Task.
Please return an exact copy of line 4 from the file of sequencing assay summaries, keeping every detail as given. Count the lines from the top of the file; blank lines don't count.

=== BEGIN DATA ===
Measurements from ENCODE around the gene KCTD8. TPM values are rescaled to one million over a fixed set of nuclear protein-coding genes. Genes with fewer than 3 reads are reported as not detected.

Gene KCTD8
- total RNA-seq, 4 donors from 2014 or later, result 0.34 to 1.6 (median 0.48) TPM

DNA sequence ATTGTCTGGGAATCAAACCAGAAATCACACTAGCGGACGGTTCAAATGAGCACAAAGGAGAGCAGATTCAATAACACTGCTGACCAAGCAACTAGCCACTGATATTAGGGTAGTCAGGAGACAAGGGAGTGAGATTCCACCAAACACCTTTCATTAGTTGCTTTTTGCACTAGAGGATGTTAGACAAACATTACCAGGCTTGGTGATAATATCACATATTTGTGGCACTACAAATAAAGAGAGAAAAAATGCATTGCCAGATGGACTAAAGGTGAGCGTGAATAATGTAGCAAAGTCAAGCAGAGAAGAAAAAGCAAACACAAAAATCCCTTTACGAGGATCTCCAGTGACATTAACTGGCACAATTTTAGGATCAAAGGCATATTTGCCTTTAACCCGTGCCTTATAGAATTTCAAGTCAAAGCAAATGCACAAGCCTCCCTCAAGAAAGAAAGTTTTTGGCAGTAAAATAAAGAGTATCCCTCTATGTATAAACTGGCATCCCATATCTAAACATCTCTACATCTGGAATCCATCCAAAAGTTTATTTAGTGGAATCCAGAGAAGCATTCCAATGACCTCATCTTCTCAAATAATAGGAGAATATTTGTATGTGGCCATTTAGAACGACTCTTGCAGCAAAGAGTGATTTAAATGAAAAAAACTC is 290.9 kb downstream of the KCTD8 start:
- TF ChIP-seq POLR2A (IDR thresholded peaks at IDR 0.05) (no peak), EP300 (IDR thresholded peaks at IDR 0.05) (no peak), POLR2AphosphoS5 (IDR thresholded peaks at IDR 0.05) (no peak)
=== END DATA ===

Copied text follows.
DNA sequence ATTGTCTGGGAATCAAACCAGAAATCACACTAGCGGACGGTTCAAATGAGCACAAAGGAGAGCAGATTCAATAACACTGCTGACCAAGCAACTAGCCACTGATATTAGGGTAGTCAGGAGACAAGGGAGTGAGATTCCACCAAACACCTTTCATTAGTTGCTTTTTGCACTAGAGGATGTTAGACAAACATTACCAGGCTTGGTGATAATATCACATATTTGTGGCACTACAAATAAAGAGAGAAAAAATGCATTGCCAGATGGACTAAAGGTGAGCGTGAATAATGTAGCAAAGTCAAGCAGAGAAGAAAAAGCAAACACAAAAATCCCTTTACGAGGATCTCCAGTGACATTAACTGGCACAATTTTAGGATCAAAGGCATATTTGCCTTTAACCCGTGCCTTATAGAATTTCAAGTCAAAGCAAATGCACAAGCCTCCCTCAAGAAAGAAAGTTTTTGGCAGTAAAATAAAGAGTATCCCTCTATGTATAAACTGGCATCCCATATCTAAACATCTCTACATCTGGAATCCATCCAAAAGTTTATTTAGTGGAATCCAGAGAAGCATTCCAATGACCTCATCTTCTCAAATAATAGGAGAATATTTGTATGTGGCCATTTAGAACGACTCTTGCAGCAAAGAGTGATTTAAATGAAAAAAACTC is 290.9 kb downstream of the KCTD8 start: